Bees and wasps are two creatures that are extremely similar, and to the normal eye the differences are hard to see. There are quite a lot of differences; we will discuss the main ones here. They are of a similar color; however the way they act and the way they look are very different to each other. Both insects belong to the order Hymenoptera, which shows that they are similar. However, there are more than 25,000 different kinds of each insect!
Difference #1 – Feeding
Wasps are predators. They generally eat fallen fruit and other insects, such as flies and caterpillars. Adult wasps often feed on nectar. Wasps seem to enjoy sweet food which is why they will often be near a fizzy drink left outside. Wasps have been seen going into bee’s nests to eat the honey and bee larvae.
Bees are pollinators and they generally eat pollen and nectar from many different flowers. Pollen is a powdery substance produced by plants. This provides all the nutrition a honeybee needs. They also collect the nectar which is a liquid found in flowers and this is what they convert into honey. Honeybee larvae often eat honey itself. Bees have also been seen eating certain varieties of fruit!
Difference #2 – Behavioral Characteristics
The majority of wasps’ prey on other insects. Wasps are more naturally aggressive when compared with a bee. A wasp can keep on stinging a target multiple times.
Bees are generally non-aggressive, especially compared to wasps. Bees do not prey on other insects. A honey bee’s sting will kill the bee once it has been used. It can only be used once and is fatal to the bee. Other bees can sting multiple times; however this is less common.
Difference #3 – Nests
Wasps tend to live in smaller colonies compared with bees. They generally have a population of less than 10,000. The queen wasps build their nests. They are hexagonal paper like nests made from chewed up woods. They are very good architects. Wasps also hibernate throughout the winter and then build a new nest ready for the next year.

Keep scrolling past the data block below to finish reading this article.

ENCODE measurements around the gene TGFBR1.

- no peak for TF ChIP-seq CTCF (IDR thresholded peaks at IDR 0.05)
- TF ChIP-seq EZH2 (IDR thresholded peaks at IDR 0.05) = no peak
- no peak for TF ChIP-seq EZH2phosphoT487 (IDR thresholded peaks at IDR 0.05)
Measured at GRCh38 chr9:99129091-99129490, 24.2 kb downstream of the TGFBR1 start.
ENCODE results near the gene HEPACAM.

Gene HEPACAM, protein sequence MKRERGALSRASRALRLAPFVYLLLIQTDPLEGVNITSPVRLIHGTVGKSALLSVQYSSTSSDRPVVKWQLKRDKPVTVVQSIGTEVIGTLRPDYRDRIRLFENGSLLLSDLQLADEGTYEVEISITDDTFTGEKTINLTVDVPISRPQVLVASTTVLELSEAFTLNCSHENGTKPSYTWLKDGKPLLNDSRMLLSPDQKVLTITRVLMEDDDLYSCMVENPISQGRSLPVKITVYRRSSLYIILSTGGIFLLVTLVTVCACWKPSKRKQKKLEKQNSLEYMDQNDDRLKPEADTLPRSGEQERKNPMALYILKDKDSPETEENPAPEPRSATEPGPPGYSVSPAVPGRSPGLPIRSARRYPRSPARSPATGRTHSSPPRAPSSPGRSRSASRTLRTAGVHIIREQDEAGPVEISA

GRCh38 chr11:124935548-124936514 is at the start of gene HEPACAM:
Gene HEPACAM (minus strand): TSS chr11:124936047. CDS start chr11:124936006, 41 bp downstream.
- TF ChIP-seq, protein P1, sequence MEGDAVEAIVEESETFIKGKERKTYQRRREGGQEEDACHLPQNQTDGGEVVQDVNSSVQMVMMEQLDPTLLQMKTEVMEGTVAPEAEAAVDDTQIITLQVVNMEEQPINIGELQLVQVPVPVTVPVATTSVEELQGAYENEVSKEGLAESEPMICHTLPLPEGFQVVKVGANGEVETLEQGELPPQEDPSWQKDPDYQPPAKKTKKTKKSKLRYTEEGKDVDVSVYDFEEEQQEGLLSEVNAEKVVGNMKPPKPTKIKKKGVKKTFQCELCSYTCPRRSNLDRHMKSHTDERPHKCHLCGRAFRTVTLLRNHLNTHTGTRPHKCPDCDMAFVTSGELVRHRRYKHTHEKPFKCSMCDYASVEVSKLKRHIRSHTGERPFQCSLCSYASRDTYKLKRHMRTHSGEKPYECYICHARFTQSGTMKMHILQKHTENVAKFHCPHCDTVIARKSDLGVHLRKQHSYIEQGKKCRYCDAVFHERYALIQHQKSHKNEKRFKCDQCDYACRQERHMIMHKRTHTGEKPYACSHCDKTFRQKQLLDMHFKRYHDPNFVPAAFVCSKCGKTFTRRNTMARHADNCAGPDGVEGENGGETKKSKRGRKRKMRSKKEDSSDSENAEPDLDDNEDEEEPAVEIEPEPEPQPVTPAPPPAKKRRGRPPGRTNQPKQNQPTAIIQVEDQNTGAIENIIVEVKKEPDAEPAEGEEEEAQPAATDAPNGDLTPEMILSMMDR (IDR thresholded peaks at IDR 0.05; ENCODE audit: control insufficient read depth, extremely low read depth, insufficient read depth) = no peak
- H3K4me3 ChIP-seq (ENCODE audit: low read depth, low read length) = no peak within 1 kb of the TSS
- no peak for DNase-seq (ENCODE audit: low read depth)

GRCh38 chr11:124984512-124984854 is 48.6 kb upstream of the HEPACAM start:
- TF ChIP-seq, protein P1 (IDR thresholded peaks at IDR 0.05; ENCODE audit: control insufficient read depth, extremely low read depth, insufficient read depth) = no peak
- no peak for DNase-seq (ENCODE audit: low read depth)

Honey bee nests can be found underground in abandoned burrows or sometimes in dense grass or amongst leaves on the ground. The bees are normally seen surrounding the nest. The honey bee colonies can reach populations of over 75,000! The honeybee has the largest colony and home of all the bee species. Bees do not hibernate; they live on their food reserves. Worker honey bees maintain their hives and this creates heat which helps the bees to survive through the winter. Beehives are the man-made homes of bees due to their monetary value, however in the wild they are simple called bees’ nests.
Difference #4 – Physical Characteristics
Wasps have a smooth body and smooth legs. They are long and thin, and have a narrow waist. They have dangling legs, with two pairs of wings. However, some species of wasps are actually wingless! Wasps are also normally brightly colored, often yellows and blacks. Wasps also tuck their legs in when they are flying.
Bees have a hairy body and hairy legs. They have wider legs than wasps as they need to carry pollen from flower to flower. They have long and robust bodies. They also have dangling legs and two pairs of wings. Another similarity is that they are also normally brightly colored with yellows and blacks which is often where the confusion lies in identifying the differences between the two. Bees are also different to wasps as they do not tuck their legs in when they are flying.
Summary of Differences
Bees and wasps are very different creatures. They feed differently; one is a pollinator, the other a predator. They act differently to each other. Wasps can be very aggressive, as bees are only aggressive when agitated. Wasps and bees do live in slightly similar nests. However wasps generally are less social and live in smaller colonies. Finally, there are many physical differences between the two, a great example of this is wasps have a smooth body and bees have a hairy body!